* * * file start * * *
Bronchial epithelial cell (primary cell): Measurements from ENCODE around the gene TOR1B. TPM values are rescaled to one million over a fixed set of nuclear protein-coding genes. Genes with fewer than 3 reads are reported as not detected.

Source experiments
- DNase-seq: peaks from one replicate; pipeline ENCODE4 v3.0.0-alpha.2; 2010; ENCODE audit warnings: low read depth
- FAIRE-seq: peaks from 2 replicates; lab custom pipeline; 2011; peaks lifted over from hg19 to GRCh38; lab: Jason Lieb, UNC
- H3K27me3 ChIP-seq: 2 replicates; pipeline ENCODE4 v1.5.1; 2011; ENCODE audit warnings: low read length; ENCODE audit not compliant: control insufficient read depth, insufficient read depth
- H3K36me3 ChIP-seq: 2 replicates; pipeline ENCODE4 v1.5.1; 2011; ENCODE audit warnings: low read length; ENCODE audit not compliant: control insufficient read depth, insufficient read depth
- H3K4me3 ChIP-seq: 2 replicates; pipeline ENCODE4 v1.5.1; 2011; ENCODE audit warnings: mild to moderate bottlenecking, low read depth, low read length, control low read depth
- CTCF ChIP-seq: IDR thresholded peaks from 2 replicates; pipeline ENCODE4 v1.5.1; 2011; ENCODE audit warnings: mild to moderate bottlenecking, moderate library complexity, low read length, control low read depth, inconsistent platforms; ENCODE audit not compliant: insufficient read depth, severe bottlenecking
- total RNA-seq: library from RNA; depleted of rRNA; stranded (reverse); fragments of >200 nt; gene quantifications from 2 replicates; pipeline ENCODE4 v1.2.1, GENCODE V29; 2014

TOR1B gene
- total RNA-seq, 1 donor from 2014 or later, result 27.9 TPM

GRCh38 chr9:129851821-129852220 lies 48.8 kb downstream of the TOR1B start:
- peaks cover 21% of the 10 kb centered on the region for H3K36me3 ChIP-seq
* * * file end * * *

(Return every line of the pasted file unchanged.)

Bronchial epithelial cell (primary cell): Measurements from ENCODE around the gene TOR1B. TPM values are rescaled to one million over a fixed set of nuclear protein-coding genes. Genes with fewer than 3 reads are reported as not detected.

Source experiments
- DNase-seq: peaks from one replicate; pipeline ENCODE4 v3.0.0-alpha.2; 2010; ENCODE audit warnings: low read depth
- FAIRE-seq: peaks from 2 replicates; lab custom pipeline; 2011; peaks lifted over from hg19 to GRCh38; lab: Jason Lieb, UNC
- H3K27me3 ChIP-seq: 2 replicates; pipeline ENCODE4 v1.5.1; 2011; ENCODE audit warnings: low read length; ENCODE audit not compliant: control insufficient read depth, insufficient read depth
- H3K36me3 ChIP-seq: 2 replicates; pipeline ENCODE4 v1.5.1; 2011; ENCODE audit warnings: low read length; ENCODE audit not compliant: control insufficient read depth, insufficient read depth
- H3K4me3 ChIP-seq: 2 replicates; pipeline ENCODE4 v1.5.1; 2011; ENCODE audit warnings: mild to moderate bottlenecking, low read depth, low read length, control low read depth
- CTCF ChIP-seq: IDR thresholded peaks from 2 replicates; pipeline ENCODE4 v1.5.1; 2011; ENCODE audit warnings: mild to moderate bottlenecking, moderate library complexity, low read length, control low read depth, inconsistent platforms; ENCODE audit not compliant: insufficient read depth, severe bottlenecking
- total RNA-seq: library from RNA; depleted of rRNA; stranded (reverse); fragments of >200 nt; gene quantifications from 2 replicates; pipeline ENCODE4 v1.2.1, GENCODE V29; 2014

TOR1B gene
- total RNA-seq, 1 donor from 2014 or later, result 27.9 TPM

GRCh38 chr9:129851821-129852220 lies 48.8 kb downstream of the TOR1B start:
- peaks cover 21% of the 10 kb centered on the region for H3K36me3 ChIP-seq